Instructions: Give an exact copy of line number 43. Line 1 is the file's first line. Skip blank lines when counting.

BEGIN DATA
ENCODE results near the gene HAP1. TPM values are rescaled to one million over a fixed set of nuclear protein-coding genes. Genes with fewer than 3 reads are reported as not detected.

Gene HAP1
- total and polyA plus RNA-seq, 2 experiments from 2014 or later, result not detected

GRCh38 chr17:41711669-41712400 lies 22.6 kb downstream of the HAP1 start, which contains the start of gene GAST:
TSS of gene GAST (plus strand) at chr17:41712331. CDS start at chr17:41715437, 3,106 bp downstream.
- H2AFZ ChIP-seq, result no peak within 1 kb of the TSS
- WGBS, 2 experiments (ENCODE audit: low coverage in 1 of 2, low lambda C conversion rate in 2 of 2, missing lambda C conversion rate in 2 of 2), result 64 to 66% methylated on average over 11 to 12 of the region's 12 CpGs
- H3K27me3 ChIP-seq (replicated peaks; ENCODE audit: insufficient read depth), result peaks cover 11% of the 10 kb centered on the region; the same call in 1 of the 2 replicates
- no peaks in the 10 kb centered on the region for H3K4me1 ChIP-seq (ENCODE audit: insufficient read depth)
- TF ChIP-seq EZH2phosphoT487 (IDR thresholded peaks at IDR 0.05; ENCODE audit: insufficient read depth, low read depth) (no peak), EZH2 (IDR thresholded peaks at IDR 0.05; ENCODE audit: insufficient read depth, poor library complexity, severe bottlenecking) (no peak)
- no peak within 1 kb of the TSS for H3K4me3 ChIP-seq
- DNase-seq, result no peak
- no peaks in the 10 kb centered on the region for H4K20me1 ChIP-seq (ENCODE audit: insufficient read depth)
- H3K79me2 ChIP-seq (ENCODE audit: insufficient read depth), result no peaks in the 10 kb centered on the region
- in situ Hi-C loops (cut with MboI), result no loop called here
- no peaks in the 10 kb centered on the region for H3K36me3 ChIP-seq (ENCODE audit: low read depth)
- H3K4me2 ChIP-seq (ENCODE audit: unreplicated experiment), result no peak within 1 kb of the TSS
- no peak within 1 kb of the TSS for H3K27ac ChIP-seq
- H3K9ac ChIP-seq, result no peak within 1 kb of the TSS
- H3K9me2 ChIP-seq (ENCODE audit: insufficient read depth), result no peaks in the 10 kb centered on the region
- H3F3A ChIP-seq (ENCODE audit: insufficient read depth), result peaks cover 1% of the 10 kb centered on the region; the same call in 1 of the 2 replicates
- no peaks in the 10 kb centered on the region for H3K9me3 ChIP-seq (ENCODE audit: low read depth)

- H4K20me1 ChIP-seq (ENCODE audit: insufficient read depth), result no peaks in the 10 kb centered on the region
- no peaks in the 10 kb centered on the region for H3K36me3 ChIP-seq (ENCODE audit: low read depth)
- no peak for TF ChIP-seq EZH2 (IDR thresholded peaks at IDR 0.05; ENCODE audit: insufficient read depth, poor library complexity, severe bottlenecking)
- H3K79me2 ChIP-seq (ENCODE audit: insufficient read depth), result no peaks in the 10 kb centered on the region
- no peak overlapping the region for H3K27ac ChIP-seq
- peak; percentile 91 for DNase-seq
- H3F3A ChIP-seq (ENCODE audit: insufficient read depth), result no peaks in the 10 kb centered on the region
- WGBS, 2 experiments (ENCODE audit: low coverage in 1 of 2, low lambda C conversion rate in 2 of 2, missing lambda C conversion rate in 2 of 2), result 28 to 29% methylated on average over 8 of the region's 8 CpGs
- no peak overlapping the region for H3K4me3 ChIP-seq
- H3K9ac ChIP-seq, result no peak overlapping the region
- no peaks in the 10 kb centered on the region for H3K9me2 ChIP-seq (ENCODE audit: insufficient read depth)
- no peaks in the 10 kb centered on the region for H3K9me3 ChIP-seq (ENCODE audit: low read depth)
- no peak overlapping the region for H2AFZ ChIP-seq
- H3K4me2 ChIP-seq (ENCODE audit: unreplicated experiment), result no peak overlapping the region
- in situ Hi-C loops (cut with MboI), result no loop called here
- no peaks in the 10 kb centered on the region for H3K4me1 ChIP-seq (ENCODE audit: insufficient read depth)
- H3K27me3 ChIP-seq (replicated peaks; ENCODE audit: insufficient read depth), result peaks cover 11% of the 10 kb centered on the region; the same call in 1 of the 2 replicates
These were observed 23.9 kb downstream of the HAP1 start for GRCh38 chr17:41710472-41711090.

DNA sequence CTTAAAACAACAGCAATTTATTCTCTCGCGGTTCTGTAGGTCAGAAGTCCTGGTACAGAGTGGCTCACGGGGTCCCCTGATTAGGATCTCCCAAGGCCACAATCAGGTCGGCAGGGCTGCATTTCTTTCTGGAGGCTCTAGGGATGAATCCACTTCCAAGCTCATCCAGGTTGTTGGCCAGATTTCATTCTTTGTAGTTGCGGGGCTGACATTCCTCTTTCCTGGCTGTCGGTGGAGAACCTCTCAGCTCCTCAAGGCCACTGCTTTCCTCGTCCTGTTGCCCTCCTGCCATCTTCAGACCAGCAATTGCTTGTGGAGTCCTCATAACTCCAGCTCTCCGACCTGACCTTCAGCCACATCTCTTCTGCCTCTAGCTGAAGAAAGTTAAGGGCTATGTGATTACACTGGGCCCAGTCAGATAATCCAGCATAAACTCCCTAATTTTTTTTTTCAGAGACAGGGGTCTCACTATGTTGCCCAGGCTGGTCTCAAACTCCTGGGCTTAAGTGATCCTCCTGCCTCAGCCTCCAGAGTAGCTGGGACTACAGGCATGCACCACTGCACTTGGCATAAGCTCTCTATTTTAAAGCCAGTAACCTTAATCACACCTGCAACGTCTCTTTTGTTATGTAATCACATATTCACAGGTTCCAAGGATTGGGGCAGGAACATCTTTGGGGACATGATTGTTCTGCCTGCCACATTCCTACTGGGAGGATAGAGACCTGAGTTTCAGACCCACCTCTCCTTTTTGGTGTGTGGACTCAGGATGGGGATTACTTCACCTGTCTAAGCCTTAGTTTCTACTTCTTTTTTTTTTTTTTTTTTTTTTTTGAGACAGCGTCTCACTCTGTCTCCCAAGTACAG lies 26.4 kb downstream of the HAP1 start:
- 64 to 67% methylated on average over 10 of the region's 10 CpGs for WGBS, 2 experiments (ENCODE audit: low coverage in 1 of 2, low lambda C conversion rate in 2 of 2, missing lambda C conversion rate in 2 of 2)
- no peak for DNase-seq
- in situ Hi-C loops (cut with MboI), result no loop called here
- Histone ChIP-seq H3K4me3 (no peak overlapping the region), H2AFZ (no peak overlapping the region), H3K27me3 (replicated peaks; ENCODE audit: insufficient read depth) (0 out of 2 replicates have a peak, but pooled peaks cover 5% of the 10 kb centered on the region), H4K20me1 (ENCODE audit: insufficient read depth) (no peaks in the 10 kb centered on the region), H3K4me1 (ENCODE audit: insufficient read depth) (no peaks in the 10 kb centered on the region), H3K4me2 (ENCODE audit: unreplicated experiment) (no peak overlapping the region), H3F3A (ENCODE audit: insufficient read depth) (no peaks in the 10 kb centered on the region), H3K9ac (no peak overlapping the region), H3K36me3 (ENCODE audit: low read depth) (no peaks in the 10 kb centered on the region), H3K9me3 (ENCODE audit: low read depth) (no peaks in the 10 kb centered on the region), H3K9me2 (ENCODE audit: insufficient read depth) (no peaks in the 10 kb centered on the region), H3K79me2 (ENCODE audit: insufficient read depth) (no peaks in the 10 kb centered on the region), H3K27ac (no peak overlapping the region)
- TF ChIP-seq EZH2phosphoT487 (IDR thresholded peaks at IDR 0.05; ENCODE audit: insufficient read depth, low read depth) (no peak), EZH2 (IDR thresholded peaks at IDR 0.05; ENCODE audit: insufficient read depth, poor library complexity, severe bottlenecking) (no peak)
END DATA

- no peak for DNase-seq